When was the last time you bought new clothes? Think about it: a wedding is coming up so you get a new dress for the occasion. Or there’s a party and you don’t have anything that will work. Or you just found a handful of T-shirts for only $5 each. At that price, who cares if you only wear them once?
We are slaves to fashion like never before. Australians, on average, buy 27 kilograms of clothing each year. And in the few minutes it will take you to read this, tonnes of clothing will be dumped into landfill.
Fast fashion – a term that refers to the speed with which designers churn out clothes and the speed with which we consume them – has become the beast that can’t be tamed. While fashion used to be defined by the seasons, clothes now move from catwalk to a store near you in a matter of weeks.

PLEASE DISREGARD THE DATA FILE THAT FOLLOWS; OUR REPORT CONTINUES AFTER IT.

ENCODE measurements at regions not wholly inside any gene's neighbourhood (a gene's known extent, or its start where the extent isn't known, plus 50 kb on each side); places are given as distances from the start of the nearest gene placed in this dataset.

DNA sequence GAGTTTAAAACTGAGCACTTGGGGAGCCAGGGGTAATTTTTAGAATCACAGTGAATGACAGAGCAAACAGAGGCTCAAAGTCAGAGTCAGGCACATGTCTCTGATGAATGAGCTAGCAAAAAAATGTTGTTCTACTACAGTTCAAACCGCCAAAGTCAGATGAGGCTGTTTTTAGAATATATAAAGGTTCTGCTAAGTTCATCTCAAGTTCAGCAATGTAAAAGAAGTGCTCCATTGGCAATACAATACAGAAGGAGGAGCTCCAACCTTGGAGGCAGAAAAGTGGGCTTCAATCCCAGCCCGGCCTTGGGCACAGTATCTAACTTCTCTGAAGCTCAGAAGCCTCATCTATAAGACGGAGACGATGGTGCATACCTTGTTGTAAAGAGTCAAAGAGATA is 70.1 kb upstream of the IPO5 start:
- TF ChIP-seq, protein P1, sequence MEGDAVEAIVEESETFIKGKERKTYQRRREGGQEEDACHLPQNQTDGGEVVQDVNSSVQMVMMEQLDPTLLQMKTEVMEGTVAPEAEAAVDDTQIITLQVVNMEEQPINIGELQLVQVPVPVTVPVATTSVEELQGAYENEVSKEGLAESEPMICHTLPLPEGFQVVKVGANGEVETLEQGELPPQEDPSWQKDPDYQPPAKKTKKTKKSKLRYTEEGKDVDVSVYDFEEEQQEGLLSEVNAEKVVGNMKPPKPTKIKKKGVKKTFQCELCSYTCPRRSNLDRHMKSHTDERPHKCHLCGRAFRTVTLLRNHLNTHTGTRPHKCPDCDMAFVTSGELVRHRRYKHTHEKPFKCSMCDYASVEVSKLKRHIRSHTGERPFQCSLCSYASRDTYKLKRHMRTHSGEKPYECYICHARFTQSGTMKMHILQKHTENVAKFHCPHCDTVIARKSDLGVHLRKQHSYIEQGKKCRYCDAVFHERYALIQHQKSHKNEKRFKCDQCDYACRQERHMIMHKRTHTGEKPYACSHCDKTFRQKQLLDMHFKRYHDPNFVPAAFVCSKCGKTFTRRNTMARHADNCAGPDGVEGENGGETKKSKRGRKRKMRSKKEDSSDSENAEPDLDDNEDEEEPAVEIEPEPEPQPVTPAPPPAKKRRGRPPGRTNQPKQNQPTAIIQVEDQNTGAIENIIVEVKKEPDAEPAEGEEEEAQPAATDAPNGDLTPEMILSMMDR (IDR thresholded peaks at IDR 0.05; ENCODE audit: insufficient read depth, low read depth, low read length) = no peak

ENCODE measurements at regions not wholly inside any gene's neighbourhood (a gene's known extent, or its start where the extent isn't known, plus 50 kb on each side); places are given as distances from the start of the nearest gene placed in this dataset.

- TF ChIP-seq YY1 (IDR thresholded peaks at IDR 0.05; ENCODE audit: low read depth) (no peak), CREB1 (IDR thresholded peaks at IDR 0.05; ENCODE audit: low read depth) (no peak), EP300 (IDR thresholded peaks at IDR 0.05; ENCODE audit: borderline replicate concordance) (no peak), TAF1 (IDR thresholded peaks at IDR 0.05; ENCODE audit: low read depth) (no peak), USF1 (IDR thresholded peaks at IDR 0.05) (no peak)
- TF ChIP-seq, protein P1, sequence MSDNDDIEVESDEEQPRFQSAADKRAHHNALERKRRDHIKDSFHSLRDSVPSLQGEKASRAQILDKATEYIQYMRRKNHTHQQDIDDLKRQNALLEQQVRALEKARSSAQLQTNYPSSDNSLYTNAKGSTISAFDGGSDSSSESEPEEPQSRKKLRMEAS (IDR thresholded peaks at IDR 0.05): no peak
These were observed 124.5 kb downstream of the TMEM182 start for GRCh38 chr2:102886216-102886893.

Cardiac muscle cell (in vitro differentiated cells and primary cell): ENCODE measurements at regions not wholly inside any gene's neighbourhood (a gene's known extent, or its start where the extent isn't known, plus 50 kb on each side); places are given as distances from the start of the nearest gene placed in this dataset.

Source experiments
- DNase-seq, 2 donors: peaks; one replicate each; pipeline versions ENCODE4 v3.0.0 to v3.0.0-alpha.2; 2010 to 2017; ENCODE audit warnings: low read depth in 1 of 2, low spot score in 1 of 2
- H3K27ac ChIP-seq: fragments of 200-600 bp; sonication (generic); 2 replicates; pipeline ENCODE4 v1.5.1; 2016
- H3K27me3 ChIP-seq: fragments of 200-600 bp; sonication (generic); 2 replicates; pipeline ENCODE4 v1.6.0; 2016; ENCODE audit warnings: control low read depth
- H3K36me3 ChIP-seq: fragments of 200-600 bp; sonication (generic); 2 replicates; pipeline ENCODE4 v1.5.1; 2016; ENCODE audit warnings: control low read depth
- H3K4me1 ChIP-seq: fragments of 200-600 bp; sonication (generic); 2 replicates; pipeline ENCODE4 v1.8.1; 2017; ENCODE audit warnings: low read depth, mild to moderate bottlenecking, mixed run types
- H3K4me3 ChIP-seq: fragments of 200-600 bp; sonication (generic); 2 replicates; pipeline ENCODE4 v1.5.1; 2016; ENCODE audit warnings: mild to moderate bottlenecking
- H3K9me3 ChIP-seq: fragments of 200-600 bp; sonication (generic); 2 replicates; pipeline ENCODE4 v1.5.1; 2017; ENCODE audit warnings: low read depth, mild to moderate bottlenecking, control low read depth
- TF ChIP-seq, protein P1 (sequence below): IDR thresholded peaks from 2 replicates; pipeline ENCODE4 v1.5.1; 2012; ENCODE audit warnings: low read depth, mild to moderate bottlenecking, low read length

Elyse Stanes has just completed her PhD in the School of Geography and Sustainable Communities at UOW. She has spent the past four years investigating the environmental and ethical impacts of our clothing choices.
"Everything is faster now," Elyse says. "The average high street or chain stores brings out 12 seasons a year."
In this age of mass consumption, of mindless purchasing, what impact does fast fashion have on the world? And why should you care?
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